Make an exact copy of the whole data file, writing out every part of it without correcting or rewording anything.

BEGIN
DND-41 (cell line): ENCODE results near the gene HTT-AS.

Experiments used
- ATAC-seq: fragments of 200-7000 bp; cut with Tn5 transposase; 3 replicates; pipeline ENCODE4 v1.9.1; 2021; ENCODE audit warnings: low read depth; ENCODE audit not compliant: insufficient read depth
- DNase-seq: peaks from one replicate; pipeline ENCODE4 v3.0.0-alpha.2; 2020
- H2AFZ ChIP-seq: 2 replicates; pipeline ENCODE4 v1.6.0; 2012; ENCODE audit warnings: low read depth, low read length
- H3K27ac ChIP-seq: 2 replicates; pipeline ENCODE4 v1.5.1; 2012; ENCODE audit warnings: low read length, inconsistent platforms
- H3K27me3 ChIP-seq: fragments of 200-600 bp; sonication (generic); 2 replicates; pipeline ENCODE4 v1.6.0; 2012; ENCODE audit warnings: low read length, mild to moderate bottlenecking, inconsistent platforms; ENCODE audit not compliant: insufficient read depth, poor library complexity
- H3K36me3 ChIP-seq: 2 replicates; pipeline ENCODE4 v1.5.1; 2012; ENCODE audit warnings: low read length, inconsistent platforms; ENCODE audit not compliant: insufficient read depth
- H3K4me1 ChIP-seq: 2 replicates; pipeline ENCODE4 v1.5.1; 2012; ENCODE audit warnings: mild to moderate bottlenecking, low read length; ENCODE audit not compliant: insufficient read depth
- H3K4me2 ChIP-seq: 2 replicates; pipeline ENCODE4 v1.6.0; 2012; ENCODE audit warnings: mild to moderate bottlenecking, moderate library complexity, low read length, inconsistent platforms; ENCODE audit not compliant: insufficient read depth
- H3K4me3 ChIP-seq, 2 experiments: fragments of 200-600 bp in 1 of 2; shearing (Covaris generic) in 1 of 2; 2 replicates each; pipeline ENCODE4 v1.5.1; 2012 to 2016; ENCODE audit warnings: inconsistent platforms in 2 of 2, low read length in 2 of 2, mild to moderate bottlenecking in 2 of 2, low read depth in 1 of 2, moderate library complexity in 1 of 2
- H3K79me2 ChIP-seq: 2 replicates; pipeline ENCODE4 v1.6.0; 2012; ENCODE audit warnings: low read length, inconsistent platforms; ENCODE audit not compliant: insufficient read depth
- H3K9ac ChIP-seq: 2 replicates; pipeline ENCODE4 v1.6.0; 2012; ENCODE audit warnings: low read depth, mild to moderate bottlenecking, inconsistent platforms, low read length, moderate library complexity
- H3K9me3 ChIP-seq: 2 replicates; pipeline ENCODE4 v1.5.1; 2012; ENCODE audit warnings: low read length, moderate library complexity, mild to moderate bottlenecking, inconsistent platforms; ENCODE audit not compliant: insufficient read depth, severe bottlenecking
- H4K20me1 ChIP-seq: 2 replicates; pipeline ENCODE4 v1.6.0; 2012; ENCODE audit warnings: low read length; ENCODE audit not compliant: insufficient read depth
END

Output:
DND-41 (cell line): ENCODE results near the gene HTT-AS.

Experiments used
- ATAC-seq: fragments of 200-7000 bp; cut with Tn5 transposase; 3 replicates; pipeline ENCODE4 v1.9.1; 2021; ENCODE audit warnings: low read depth; ENCODE audit not compliant: insufficient read depth
- DNase-seq: peaks from one replicate; pipeline ENCODE4 v3.0.0-alpha.2; 2020
- H2AFZ ChIP-seq: 2 replicates; pipeline ENCODE4 v1.6.0; 2012; ENCODE audit warnings: low read depth, low read length
- H3K27ac ChIP-seq: 2 replicates; pipeline ENCODE4 v1.5.1; 2012; ENCODE audit warnings: low read length, inconsistent platforms
- H3K27me3 ChIP-seq: fragments of 200-600 bp; sonication (generic); 2 replicates; pipeline ENCODE4 v1.6.0; 2012; ENCODE audit warnings: low read length, mild to moderate bottlenecking, inconsistent platforms; ENCODE audit not compliant: insufficient read depth, poor library complexity
- H3K36me3 ChIP-seq: 2 replicates; pipeline ENCODE4 v1.5.1; 2012; ENCODE audit warnings: low read length, inconsistent platforms; ENCODE audit not compliant: insufficient read depth
- H3K4me1 ChIP-seq: 2 replicates; pipeline ENCODE4 v1.5.1; 2012; ENCODE audit warnings: mild to moderate bottlenecking, low read length; ENCODE audit not compliant: insufficient read depth
- H3K4me2 ChIP-seq: 2 replicates; pipeline ENCODE4 v1.6.0; 2012; ENCODE audit warnings: mild to moderate bottlenecking, moderate library complexity, low read length, inconsistent platforms; ENCODE audit not compliant: insufficient read depth
- H3K4me3 ChIP-seq, 2 experiments: fragments of 200-600 bp in 1 of 2; shearing (Covaris generic) in 1 of 2; 2 replicates each; pipeline ENCODE4 v1.5.1; 2012 to 2016; ENCODE audit warnings: inconsistent platforms in 2 of 2, low read length in 2 of 2, mild to moderate bottlenecking in 2 of 2, low read depth in 1 of 2, moderate library complexity in 1 of 2
- H3K79me2 ChIP-seq: 2 replicates; pipeline ENCODE4 v1.6.0; 2012; ENCODE audit warnings: low read length, inconsistent platforms; ENCODE audit not compliant: insufficient read depth
- H3K9ac ChIP-seq: 2 replicates; pipeline ENCODE4 v1.6.0; 2012; ENCODE audit warnings: low read depth, mild to moderate bottlenecking, inconsistent platforms, low read length, moderate library complexity
- H3K9me3 ChIP-seq: 2 replicates; pipeline ENCODE4 v1.5.1; 2012; ENCODE audit warnings: low read length, moderate library complexity, mild to moderate bottlenecking, inconsistent platforms; ENCODE audit not compliant: insufficient read depth, severe bottlenecking
- H4K20me1 ChIP-seq: 2 replicates; pipeline ENCODE4 v1.6.0; 2012; ENCODE audit warnings: low read length; ENCODE audit not compliant: insufficient read depth